Christ is hanging. We just stand and watch. We leave with a deep sense of quiet, a silence ever so much more deep because of our triumphant entrance.

The man we worshiped as king is dead, and the donkey is put out to pasture.

Our palms have becomes crosses, and we are truly alone.

Holy Week to Easter Sunday

This weekend it all begins. That most holy and glorious time of year, that moment when heaven seems to reach down and touch the earth.

Holy Week is upon us.

I realize that many of you do not have the opportunity to run to every service that happens this week, so I wanted to do a little catechesis, and give you the basic overview of what goes on this week for those who do not know. Next week, I plan to go in depth about each of the Holy Week liturgies as they happen.

First things first though, the overview.

Passion/Palm Sunday

Now the Church fully realizes that not everyone can go to Mass every day, even during Holy Week, so it tries very hard to cram as much of the gospel message into Sunday liturgies as possible. You will most definitely see this in action this Sunday, as it tries to tell the entire story of our Lords passion in one sitting. Phew, this one is tough.

Spy Wednesday

Not a big day, I know, but we remember the betrayal by Judas.

Holy Thursday

More like Holy Cow! How they are able to fit in the commemoration of the Lord’s Supper, the washing of the feet, the re-dedication of clergy to their bishop, the blessing of the holy oils, and the agony in the garden in one day is simply miraculous. Really, really big day, officially starting the Triduum.

Good Friday

The day we remember the actual passion of our Lord, also the only day of the year we are not allowed to have Mass. The great highlight here is the Adoration of the Cross.

Holy Saturday

This day is usually rather calm, as we relive the time when Christ was in the tomb. If you have a liturgy of the hours service in the morning, go to it, the readings are absolutely beautiful.

Easter Sunday

Finnaly the day has arrived! It starts with the Easter Vigil, the single most important Mass of the year. (Yes, I know it’s on Saturday Night, but liturgically, it’s on Sunday. I’ll have to explain this sometime!) This is the day we remember Christ rising from the dead. It is also when we bring in new adult converts into the Church. Easter Sunday is celebration after celebration.

I hope you take the time to engage yourself as much as possible over the next week. Let the story overtake you, and reorder your life. Holy Week is truly a foretasting of heaven, so savor every moment.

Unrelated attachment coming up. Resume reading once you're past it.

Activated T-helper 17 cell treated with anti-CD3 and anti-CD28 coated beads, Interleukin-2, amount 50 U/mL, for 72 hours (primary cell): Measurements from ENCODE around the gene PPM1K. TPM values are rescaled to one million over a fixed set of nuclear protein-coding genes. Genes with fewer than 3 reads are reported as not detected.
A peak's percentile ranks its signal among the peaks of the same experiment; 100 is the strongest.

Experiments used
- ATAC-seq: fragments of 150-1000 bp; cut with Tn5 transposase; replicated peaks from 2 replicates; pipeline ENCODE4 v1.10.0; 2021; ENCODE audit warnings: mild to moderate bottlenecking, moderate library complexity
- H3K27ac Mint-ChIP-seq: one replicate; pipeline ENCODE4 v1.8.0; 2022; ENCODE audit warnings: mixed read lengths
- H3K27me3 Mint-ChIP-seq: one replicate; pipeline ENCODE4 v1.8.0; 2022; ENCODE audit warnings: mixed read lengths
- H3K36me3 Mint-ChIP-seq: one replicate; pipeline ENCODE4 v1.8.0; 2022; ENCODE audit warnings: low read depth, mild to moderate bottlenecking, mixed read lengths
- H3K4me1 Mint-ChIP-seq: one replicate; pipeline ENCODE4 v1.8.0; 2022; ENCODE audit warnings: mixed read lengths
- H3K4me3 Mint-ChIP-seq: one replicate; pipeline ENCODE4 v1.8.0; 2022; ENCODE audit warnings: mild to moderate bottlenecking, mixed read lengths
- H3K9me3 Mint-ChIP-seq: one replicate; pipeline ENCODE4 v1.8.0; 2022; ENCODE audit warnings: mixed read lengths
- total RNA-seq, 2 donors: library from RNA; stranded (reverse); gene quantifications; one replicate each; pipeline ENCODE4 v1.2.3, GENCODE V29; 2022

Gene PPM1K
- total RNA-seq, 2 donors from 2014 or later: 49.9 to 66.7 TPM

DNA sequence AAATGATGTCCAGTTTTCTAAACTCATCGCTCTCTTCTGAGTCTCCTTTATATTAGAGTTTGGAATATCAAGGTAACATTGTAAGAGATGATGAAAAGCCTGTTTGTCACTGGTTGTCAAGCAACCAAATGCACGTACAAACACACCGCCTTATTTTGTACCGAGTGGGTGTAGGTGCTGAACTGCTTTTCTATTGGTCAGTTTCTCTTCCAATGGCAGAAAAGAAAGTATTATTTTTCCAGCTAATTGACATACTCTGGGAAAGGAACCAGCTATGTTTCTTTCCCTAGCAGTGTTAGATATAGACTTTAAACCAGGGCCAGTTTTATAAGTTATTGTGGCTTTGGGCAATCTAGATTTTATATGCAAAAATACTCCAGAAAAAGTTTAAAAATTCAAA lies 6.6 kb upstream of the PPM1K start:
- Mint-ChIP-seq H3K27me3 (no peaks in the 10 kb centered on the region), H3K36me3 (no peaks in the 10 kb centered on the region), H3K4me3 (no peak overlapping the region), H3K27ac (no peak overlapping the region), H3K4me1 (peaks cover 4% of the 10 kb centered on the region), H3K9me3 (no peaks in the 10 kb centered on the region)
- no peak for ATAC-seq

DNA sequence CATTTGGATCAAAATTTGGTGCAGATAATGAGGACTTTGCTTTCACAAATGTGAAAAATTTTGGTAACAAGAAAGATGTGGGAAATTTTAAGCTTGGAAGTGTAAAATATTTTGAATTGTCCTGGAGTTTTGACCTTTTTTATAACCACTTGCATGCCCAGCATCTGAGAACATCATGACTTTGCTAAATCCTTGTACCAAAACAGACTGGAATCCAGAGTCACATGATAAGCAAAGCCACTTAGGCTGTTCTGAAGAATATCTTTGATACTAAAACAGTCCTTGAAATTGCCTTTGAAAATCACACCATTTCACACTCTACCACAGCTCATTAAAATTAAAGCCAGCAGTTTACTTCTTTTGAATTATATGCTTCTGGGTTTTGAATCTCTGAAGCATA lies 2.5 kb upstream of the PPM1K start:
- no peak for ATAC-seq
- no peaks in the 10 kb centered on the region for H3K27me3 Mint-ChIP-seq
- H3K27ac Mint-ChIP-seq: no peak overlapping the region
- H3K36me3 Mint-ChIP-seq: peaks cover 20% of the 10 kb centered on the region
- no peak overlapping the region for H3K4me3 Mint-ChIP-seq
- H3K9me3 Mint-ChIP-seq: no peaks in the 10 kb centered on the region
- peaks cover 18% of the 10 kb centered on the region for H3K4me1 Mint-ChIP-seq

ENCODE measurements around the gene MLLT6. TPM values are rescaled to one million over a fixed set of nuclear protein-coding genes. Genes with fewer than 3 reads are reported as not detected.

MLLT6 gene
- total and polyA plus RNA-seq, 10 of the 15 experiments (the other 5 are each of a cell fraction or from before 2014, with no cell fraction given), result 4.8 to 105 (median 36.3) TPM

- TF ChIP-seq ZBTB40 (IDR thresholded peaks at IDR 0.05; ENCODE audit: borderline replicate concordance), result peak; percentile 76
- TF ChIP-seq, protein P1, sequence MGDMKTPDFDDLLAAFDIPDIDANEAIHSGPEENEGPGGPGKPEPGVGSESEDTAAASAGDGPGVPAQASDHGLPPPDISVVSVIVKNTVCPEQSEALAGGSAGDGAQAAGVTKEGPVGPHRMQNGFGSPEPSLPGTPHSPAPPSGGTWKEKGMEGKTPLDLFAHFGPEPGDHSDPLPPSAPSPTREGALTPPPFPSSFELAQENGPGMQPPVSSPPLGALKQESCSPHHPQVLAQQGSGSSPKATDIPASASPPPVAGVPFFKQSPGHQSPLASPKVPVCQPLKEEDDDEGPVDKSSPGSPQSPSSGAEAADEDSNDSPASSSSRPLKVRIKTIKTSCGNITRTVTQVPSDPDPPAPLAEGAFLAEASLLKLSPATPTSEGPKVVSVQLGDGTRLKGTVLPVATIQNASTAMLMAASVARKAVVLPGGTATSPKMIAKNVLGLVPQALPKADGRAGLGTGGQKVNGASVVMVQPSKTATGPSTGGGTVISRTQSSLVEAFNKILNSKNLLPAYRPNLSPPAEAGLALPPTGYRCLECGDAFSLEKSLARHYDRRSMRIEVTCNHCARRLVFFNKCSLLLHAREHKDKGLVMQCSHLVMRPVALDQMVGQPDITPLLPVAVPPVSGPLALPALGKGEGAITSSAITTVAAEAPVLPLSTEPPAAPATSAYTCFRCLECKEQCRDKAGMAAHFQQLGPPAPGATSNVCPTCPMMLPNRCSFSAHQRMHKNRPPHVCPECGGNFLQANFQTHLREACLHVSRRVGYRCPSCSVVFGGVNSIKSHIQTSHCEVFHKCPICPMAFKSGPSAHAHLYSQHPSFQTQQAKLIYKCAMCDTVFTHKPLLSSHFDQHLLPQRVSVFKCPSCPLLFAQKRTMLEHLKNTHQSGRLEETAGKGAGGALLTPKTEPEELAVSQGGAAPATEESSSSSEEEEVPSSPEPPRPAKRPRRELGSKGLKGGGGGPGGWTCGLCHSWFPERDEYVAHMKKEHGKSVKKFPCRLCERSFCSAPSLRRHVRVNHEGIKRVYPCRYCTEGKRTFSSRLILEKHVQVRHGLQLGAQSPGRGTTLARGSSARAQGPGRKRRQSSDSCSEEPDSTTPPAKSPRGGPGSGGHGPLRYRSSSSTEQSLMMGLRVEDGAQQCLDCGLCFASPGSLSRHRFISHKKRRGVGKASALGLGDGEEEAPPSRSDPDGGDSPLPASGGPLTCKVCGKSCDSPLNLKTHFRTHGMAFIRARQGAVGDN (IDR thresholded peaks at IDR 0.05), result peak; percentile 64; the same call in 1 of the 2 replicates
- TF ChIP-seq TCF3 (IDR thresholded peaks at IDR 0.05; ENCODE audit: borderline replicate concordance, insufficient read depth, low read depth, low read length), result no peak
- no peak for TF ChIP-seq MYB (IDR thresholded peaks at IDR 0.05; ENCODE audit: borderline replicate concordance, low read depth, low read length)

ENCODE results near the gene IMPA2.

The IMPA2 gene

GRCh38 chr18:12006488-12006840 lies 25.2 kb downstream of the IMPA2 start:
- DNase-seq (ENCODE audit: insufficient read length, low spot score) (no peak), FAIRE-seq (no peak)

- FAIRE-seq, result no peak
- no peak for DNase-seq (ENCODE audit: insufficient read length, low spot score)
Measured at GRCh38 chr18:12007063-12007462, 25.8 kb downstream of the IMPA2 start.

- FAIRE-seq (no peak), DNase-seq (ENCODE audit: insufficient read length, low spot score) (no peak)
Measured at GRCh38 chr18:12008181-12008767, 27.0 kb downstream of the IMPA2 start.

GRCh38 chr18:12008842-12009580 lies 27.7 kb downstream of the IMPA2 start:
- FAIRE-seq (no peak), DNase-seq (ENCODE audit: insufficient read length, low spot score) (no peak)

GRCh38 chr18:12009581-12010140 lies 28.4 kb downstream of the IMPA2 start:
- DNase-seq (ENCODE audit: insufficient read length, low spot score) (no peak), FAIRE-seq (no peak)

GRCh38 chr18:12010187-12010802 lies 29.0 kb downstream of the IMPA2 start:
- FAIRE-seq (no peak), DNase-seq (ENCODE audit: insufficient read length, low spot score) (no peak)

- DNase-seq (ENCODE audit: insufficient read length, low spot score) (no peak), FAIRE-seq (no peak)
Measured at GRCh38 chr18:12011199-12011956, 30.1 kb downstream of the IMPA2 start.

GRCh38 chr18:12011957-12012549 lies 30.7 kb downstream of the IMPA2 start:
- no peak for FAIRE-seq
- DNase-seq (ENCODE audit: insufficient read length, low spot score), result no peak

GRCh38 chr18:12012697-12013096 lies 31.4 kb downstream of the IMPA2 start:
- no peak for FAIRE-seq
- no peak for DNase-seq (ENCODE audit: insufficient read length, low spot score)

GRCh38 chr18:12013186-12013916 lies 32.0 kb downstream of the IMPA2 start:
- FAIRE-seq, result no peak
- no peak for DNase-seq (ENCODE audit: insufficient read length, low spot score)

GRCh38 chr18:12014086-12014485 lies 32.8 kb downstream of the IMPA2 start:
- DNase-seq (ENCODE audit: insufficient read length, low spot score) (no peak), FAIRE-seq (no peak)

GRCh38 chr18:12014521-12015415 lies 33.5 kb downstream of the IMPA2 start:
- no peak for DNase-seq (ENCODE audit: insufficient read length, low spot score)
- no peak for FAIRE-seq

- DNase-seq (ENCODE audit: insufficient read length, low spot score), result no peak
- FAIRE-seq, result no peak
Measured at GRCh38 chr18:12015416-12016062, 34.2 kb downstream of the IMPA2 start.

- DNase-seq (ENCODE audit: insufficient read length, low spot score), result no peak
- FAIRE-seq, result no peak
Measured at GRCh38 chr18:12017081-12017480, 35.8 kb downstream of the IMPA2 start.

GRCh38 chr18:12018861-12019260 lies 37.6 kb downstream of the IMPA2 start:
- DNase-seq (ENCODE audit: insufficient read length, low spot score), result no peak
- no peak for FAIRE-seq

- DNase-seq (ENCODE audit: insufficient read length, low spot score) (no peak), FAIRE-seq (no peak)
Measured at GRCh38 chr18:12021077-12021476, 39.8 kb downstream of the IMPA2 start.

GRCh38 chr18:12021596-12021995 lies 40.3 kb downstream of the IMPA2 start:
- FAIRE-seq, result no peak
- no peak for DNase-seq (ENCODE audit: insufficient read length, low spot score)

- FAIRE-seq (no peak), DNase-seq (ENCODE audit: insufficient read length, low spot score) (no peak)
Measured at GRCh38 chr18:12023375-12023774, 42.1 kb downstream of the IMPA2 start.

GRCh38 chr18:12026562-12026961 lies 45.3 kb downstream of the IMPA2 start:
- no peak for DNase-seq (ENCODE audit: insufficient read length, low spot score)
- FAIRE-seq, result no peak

Church Bells

I live about 5 blocks from my parish church. This has always been nice, as I’m able to walk to Mass most days. That is, when it’s not raining like crazy, which here is most of the time. There is something so very organic able walking to Mass, it just feels so very natural.

The daily Mass I attend is at 12:15, a perfect time for my schedule, so we usually get out of the door at about noon. one thing I just love about this walk is hearing the noon Angelus ring, bright and clear, as if calling me to Mass.

It reminds me of a short time I stayed in Germany, in a very small town. The church there was massive for such a small town, and the bells would ring on the hour, reverberating through the town, keeping the whole community in beat. It was so very calming, pastoral, and the bells still deeply move me.

The sad thing is, we can’t usually hear the bells over the repressing din on modern day life. Between the traffic, the sirens, the tv advertisements and our iPods, we have all but drowned out the bells. I wonder what else we have drowned out. Have the rhythms that have replaced their slow methodical beat brought us more happiness and joy? I don’t really know, but I do think we have lost something.

I wanted to share this painting. It shows a couple, working their land in brief prayer. Why do you think they suddenly decided to stop what they were doing and spend a moment with God almighty? Well, if you look deep in the background, you will see a church. To make a long story short, they just heard the bells. It’s time to pray that age old prayer, the Angelus. It traditionally is prayed at noon, and at 6:00 in the evening.

The Angelus

V. The angel of the Lord declared unto Mary.
R. And she conceived by the power of Holy Spirit.


Hail Mary, full of grace, the Lord is with you. Blessed are you among women, and blessed is the fruit of your womb, Jesus.
Holy Mary, Mother of God, pray for us sinners, now and at the hour of our death. Amen.


V. Behold the handmaid of the Lord.
R. Be it done unto me according to your Word.

Hail Mary, full of grace, the Lord is with you. Blessed are you among women, and blessed is the fruit of your womb, Jesus.
Holy Mary, Mother of God, pray for us sinners, now and at the hour of our death. Amen.


V. And the Word was made flesh.
R. And dwelt among us.

Hail Mary, full of grace, the Lord is with you. Blessed are you among women, and blessed is the fruit of your womb, Jesus.
Holy Mary, Mother of God, pray for us sinners, now and at the hour of our death. Amen.


V. Pray for us, O Holy Mother of God.
R. That we may be made worthy of the promises of Christ.


Let us pray: 

Pour forth, we beseech thee, O Lord, Thy grace into our hearts, that we to whom the incarnation of Christ Thy Son was made known by the message of an angel, may by His Passion and Cross be brought to the glory of His resurrection; through the same Christ our Lord. Amen.

If you feel inclined, I would highly recommend you add this most beautiful prayer to your daily life. As you do, feel your prayer linking with your brothers and sisters through the centuries, united by the sound of the bells.